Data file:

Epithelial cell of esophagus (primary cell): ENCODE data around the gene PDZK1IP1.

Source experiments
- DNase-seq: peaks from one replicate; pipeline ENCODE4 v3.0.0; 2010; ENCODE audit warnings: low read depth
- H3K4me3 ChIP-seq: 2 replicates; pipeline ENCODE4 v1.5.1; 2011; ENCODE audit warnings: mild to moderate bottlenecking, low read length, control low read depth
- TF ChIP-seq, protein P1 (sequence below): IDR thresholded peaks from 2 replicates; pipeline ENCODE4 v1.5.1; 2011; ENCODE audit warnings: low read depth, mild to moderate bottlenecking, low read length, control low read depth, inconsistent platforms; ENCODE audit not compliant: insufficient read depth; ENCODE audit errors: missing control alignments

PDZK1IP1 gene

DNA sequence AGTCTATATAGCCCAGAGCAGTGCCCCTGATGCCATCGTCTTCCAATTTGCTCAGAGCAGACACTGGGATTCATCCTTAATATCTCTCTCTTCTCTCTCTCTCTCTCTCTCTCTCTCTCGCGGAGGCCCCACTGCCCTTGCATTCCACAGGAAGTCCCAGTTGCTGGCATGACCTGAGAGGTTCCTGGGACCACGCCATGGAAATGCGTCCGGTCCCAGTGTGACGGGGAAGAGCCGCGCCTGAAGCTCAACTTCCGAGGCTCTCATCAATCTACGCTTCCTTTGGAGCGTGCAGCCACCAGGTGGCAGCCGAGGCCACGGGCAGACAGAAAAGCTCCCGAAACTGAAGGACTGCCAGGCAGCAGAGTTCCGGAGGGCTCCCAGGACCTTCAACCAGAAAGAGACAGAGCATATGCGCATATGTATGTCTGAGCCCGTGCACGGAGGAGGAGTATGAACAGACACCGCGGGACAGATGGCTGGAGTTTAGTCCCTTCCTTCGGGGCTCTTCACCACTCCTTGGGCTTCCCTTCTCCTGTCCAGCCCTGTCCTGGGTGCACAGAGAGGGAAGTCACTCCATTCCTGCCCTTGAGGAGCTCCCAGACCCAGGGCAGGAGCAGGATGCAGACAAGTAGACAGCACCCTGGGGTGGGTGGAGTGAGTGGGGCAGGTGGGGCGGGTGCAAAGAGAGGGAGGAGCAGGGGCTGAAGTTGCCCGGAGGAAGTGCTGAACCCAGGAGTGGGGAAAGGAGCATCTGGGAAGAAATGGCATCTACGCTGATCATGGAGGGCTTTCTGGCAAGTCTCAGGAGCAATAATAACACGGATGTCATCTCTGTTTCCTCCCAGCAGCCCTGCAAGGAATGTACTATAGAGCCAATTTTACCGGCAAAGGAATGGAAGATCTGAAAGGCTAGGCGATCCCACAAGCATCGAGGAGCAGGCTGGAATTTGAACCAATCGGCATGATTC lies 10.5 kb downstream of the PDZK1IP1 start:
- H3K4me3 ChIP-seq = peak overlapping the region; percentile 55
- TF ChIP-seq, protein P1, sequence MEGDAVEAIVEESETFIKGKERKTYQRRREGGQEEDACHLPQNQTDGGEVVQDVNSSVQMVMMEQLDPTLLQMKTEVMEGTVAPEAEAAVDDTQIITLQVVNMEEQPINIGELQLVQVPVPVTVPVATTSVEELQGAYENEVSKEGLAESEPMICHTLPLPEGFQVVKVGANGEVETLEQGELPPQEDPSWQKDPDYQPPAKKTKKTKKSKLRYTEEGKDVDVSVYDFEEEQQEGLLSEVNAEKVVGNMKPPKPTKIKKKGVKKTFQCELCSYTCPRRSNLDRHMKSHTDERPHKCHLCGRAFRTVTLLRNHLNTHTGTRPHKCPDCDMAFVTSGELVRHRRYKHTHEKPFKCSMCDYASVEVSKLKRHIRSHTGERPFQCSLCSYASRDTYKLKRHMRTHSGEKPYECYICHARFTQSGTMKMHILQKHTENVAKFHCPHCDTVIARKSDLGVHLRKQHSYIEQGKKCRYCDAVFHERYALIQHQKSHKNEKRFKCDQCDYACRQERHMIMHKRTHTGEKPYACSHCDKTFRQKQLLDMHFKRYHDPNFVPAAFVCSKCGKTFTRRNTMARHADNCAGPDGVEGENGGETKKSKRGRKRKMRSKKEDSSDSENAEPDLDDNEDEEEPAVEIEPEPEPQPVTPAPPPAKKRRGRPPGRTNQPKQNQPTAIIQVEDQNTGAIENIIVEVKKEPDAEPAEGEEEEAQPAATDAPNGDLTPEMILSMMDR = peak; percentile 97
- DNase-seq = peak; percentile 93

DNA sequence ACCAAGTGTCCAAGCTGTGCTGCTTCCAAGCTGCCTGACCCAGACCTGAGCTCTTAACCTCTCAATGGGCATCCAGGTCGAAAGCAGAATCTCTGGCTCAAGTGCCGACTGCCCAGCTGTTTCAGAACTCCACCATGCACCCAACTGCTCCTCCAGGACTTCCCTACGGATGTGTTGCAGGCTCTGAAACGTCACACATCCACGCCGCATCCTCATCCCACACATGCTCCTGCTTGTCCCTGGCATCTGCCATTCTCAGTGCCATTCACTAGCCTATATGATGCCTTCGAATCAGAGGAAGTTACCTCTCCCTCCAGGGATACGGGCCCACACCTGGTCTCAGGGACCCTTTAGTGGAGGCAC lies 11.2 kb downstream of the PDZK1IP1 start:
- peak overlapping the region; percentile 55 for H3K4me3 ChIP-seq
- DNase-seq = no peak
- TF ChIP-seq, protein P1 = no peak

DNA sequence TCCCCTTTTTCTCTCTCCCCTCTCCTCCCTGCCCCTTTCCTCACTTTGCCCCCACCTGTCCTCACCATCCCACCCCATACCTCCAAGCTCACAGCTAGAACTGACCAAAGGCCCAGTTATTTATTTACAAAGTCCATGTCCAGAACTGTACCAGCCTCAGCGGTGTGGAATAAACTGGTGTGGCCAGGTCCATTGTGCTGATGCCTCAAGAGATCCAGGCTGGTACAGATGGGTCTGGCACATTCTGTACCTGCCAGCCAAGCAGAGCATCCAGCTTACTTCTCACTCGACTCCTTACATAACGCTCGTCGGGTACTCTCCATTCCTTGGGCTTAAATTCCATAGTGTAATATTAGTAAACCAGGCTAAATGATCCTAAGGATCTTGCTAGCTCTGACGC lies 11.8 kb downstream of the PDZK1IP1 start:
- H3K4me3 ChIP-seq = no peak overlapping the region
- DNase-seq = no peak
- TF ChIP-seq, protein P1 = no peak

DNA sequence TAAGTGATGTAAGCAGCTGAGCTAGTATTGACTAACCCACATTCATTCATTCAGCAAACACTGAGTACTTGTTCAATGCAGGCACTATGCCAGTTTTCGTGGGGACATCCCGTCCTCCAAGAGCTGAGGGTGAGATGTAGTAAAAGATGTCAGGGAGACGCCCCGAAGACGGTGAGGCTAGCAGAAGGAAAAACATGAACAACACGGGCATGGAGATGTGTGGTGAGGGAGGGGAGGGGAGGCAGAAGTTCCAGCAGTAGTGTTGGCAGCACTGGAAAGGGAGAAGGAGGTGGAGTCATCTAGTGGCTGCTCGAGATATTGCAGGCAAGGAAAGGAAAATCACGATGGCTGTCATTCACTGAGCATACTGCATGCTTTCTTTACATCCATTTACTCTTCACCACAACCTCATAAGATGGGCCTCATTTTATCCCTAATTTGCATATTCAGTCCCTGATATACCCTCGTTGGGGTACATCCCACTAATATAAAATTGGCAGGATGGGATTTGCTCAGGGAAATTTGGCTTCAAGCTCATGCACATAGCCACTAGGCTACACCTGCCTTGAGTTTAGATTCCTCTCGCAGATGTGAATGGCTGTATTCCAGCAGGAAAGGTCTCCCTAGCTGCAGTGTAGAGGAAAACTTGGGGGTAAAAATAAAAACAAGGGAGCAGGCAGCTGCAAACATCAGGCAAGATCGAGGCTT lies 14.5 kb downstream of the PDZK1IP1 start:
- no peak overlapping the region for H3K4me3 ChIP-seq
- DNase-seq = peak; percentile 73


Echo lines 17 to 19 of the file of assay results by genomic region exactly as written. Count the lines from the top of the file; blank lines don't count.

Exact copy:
- DNase-seq = no peak
- TF ChIP-seq, protein P1 = no peak

DNA sequence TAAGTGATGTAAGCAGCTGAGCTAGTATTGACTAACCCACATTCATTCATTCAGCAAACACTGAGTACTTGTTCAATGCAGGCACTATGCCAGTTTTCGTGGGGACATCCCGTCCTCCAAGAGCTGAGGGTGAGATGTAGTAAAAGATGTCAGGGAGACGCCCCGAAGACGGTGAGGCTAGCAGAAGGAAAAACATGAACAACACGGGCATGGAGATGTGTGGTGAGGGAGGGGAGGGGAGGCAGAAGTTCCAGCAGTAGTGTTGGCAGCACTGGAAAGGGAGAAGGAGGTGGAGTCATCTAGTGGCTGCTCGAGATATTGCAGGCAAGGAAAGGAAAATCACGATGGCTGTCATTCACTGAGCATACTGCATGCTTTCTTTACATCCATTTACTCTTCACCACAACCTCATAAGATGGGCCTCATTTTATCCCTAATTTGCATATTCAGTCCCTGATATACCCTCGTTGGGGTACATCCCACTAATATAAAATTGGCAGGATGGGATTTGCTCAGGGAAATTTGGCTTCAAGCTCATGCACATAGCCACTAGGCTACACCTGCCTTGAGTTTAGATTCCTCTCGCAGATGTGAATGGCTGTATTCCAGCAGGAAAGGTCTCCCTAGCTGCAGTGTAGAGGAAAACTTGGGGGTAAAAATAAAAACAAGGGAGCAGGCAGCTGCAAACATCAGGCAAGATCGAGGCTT lies 14.5 kb downstream of the PDZK1IP1 start: